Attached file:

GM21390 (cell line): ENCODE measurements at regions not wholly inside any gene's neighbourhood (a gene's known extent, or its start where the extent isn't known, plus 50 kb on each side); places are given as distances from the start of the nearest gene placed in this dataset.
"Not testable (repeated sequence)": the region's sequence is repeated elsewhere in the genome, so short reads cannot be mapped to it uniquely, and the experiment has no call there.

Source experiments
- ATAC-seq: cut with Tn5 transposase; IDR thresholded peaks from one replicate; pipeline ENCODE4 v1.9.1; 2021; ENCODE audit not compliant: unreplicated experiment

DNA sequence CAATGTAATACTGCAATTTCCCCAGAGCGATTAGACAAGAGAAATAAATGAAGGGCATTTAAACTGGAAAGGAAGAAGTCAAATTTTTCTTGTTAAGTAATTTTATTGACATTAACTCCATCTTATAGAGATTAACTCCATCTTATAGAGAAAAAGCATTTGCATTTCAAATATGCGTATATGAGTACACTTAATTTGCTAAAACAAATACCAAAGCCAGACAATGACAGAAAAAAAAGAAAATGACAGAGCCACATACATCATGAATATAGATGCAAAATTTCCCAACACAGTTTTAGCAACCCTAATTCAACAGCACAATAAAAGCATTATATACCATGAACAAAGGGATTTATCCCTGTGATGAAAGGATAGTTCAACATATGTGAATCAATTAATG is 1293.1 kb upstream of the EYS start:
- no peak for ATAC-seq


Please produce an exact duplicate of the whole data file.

GM21390 (cell line): ENCODE measurements at regions not wholly inside any gene's neighbourhood (a gene's known extent, or its start where the extent isn't known, plus 50 kb on each side); places are given as distances from the start of the nearest gene placed in this dataset.
"Not testable (repeated sequence)": the region's sequence is repeated elsewhere in the genome, so short reads cannot be mapped to it uniquely, and the experiment has no call there.

Source experiments
- ATAC-seq: cut with Tn5 transposase; IDR thresholded peaks from one replicate; pipeline ENCODE4 v1.9.1; 2021; ENCODE audit not compliant: unreplicated experiment

DNA sequence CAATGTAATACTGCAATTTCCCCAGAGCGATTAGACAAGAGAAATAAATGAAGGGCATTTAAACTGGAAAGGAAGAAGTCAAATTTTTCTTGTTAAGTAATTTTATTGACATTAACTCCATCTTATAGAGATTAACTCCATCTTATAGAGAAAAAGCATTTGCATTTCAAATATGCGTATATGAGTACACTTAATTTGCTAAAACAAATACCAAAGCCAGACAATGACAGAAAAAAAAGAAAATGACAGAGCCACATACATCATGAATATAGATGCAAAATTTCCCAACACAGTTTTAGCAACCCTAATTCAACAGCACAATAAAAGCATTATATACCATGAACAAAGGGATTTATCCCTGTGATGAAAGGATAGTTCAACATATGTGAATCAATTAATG is 1293.1 kb upstream of the EYS start:
- no peak for ATAC-seq